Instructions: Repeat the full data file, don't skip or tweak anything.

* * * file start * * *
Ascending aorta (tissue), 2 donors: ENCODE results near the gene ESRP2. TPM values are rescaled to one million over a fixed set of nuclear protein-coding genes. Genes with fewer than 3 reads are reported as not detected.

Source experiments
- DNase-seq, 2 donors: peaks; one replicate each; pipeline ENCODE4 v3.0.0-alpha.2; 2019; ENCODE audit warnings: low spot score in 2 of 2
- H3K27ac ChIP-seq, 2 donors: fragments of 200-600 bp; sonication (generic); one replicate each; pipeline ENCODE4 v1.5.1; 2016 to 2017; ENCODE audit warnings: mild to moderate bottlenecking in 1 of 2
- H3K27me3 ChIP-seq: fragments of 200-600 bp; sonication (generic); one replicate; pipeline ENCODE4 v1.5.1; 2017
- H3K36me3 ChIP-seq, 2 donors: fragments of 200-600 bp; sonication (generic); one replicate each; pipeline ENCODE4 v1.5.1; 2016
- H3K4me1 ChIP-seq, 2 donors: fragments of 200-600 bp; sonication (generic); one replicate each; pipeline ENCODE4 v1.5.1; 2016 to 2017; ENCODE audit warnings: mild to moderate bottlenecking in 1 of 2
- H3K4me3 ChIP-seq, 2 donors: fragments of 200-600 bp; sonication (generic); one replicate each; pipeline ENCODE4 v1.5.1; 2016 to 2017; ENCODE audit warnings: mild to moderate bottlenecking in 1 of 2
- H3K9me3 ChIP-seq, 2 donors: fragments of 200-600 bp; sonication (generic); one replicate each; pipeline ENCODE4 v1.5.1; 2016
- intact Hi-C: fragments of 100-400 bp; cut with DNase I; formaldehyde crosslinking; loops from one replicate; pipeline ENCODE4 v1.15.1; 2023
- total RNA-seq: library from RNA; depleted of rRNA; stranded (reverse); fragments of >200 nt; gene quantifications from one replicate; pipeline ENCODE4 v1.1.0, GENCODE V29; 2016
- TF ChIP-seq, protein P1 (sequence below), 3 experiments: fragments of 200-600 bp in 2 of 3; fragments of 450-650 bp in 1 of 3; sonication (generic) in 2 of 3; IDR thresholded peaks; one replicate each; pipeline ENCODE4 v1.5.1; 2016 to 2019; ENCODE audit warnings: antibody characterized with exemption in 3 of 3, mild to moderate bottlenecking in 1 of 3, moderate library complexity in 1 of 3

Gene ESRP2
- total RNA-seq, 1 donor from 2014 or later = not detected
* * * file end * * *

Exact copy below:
Ascending aorta (tissue), 2 donors: ENCODE results near the gene ESRP2. TPM values are rescaled to one million over a fixed set of nuclear protein-coding genes. Genes with fewer than 3 reads are reported as not detected.

Source experiments
- DNase-seq, 2 donors: peaks; one replicate each; pipeline ENCODE4 v3.0.0-alpha.2; 2019; ENCODE audit warnings: low spot score in 2 of 2
- H3K27ac ChIP-seq, 2 donors: fragments of 200-600 bp; sonication (generic); one replicate each; pipeline ENCODE4 v1.5.1; 2016 to 2017; ENCODE audit warnings: mild to moderate bottlenecking in 1 of 2
- H3K27me3 ChIP-seq: fragments of 200-600 bp; sonication (generic); one replicate; pipeline ENCODE4 v1.5.1; 2017
- H3K36me3 ChIP-seq, 2 donors: fragments of 200-600 bp; sonication (generic); one replicate each; pipeline ENCODE4 v1.5.1; 2016
- H3K4me1 ChIP-seq, 2 donors: fragments of 200-600 bp; sonication (generic); one replicate each; pipeline ENCODE4 v1.5.1; 2016 to 2017; ENCODE audit warnings: mild to moderate bottlenecking in 1 of 2
- H3K4me3 ChIP-seq, 2 donors: fragments of 200-600 bp; sonication (generic); one replicate each; pipeline ENCODE4 v1.5.1; 2016 to 2017; ENCODE audit warnings: mild to moderate bottlenecking in 1 of 2
- H3K9me3 ChIP-seq, 2 donors: fragments of 200-600 bp; sonication (generic); one replicate each; pipeline ENCODE4 v1.5.1; 2016
- intact Hi-C: fragments of 100-400 bp; cut with DNase I; formaldehyde crosslinking; loops from one replicate; pipeline ENCODE4 v1.15.1; 2023
- total RNA-seq: library from RNA; depleted of rRNA; stranded (reverse); fragments of >200 nt; gene quantifications from one replicate; pipeline ENCODE4 v1.1.0, GENCODE V29; 2016
- TF ChIP-seq, protein P1 (sequence below), 3 experiments: fragments of 200-600 bp in 2 of 3; fragments of 450-650 bp in 1 of 3; sonication (generic) in 2 of 3; IDR thresholded peaks; one replicate each; pipeline ENCODE4 v1.5.1; 2016 to 2019; ENCODE audit warnings: antibody characterized with exemption in 3 of 3, mild to moderate bottlenecking in 1 of 3, moderate library complexity in 1 of 3

Gene ESRP2
- total RNA-seq, 1 donor from 2014 or later = not detected